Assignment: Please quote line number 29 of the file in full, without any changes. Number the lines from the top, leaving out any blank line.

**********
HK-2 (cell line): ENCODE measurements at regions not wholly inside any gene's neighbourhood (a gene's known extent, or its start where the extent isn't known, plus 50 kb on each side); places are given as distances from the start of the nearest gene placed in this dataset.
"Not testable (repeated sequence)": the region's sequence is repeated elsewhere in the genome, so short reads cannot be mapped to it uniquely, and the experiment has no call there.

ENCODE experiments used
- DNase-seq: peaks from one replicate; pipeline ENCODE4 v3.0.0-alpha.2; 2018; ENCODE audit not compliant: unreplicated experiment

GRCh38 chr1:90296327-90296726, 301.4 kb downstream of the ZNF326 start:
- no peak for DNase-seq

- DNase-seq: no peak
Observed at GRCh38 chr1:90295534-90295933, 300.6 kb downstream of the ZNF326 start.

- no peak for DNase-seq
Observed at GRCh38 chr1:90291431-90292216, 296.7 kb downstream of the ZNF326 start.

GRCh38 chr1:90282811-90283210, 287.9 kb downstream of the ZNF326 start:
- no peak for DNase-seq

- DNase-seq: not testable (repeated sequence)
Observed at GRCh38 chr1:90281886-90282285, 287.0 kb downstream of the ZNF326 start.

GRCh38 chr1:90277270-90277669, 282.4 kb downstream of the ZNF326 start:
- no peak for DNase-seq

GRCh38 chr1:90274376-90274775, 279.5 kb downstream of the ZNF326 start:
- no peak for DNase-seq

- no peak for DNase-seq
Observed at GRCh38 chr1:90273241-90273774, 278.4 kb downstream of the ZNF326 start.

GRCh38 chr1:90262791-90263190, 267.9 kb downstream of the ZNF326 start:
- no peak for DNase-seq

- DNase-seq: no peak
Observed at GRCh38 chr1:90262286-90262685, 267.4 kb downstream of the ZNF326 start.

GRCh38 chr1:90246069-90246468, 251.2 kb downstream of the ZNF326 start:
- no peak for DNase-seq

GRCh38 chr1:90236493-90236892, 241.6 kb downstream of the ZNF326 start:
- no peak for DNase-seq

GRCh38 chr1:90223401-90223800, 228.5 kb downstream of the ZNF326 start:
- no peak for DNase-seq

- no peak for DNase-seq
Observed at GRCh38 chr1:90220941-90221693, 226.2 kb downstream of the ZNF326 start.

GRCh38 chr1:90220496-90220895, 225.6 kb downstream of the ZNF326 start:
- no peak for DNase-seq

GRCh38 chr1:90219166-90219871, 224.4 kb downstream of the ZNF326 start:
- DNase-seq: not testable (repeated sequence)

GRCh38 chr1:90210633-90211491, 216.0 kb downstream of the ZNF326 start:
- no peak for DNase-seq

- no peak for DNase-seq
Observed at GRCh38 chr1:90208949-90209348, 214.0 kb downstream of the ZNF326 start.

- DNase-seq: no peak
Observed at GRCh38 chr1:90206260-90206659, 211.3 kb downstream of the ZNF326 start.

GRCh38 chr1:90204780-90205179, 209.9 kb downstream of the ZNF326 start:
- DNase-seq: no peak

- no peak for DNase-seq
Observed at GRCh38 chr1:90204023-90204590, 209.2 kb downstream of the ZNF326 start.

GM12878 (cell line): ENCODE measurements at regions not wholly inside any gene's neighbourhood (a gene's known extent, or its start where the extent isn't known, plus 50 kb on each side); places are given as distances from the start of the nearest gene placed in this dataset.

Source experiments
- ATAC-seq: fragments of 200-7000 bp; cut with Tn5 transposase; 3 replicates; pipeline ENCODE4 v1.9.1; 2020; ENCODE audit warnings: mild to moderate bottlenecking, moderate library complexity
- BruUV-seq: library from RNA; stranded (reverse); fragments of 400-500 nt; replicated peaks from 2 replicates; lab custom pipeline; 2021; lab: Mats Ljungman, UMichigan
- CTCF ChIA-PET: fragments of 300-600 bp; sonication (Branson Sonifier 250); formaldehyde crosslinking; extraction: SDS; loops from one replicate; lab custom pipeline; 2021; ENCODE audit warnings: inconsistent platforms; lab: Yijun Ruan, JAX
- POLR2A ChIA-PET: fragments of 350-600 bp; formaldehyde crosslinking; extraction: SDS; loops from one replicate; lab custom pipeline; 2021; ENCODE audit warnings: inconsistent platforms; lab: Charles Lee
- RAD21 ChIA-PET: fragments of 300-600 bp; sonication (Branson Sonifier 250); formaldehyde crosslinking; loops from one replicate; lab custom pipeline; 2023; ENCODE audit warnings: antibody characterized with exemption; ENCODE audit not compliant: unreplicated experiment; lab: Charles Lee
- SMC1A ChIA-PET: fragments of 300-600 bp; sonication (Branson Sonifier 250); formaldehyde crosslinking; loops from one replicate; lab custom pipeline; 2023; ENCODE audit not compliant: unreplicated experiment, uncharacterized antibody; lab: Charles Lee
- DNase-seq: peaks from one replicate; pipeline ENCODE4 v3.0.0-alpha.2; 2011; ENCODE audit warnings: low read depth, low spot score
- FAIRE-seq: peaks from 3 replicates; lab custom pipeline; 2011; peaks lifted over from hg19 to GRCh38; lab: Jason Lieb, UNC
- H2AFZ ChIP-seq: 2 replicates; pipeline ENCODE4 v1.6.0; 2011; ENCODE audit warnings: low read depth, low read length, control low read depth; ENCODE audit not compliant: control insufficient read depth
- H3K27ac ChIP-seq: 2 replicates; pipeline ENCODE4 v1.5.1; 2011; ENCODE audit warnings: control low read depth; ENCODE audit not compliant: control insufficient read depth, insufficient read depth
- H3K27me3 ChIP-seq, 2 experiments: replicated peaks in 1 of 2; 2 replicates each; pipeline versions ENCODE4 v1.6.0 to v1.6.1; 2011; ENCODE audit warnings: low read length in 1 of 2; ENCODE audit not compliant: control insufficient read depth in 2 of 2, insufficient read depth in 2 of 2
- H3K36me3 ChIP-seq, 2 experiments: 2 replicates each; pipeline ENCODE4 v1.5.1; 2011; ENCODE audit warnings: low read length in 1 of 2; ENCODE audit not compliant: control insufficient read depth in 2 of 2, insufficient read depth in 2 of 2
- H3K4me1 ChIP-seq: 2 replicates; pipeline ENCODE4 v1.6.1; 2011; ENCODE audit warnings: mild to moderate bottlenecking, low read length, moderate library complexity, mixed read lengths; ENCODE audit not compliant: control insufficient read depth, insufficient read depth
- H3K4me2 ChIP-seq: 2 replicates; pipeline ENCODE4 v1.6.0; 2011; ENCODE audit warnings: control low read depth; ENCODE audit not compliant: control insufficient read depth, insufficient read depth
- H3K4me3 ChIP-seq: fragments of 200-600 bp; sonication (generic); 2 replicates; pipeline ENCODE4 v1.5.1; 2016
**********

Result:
GRCh38 chr1:90223401-90223800, 228.5 kb downstream of the ZNF326 start: